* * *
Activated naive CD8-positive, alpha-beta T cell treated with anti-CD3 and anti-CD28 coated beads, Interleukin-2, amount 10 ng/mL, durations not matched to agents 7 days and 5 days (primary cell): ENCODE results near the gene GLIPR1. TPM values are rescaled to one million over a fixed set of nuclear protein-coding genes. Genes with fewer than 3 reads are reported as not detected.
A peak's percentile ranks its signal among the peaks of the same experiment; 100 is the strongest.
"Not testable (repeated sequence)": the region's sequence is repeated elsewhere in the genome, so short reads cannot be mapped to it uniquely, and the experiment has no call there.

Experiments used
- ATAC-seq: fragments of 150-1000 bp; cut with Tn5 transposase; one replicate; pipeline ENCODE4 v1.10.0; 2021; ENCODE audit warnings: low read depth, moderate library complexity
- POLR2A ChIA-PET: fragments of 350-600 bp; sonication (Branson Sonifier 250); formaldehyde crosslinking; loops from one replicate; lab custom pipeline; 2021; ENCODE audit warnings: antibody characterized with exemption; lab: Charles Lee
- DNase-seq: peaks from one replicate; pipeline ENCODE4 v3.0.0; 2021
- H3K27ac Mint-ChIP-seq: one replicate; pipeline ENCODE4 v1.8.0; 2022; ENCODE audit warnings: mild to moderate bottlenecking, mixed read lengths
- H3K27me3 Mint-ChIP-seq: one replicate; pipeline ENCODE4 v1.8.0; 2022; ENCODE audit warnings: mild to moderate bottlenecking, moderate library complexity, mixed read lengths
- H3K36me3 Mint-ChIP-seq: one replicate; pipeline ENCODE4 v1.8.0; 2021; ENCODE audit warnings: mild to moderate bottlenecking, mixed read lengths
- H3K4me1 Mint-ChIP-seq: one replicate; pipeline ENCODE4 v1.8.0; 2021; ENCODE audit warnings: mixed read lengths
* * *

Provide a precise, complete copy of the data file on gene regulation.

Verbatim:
Activated naive CD8-positive, alpha-beta T cell treated with anti-CD3 and anti-CD28 coated beads, Interleukin-2, amount 10 ng/mL, durations not matched to agents 7 days and 5 days (primary cell): ENCODE results near the gene GLIPR1. TPM values are rescaled to one million over a fixed set of nuclear protein-coding genes. Genes with fewer than 3 reads are reported as not detected.
A peak's percentile ranks its signal among the peaks of the same experiment; 100 is the strongest.
"Not testable (repeated sequence)": the region's sequence is repeated elsewhere in the genome, so short reads cannot be mapped to it uniquely, and the experiment has no call there.

Experiments used
- ATAC-seq: fragments of 150-1000 bp; cut with Tn5 transposase; one replicate; pipeline ENCODE4 v1.10.0; 2021; ENCODE audit warnings: low read depth, moderate library complexity
- POLR2A ChIA-PET: fragments of 350-600 bp; sonication (Branson Sonifier 250); formaldehyde crosslinking; loops from one replicate; lab custom pipeline; 2021; ENCODE audit warnings: antibody characterized with exemption; lab: Charles Lee
- DNase-seq: peaks from one replicate; pipeline ENCODE4 v3.0.0; 2021
- H3K27ac Mint-ChIP-seq: one replicate; pipeline ENCODE4 v1.8.0; 2022; ENCODE audit warnings: mild to moderate bottlenecking, mixed read lengths
- H3K27me3 Mint-ChIP-seq: one replicate; pipeline ENCODE4 v1.8.0; 2022; ENCODE audit warnings: mild to moderate bottlenecking, moderate library complexity, mixed read lengths
- H3K36me3 Mint-ChIP-seq: one replicate; pipeline ENCODE4 v1.8.0; 2021; ENCODE audit warnings: mild to moderate bottlenecking, mixed read lengths
- H3K4me1 Mint-ChIP-seq: one replicate; pipeline ENCODE4 v1.8.0; 2021; ENCODE audit warnings: mixed read lengths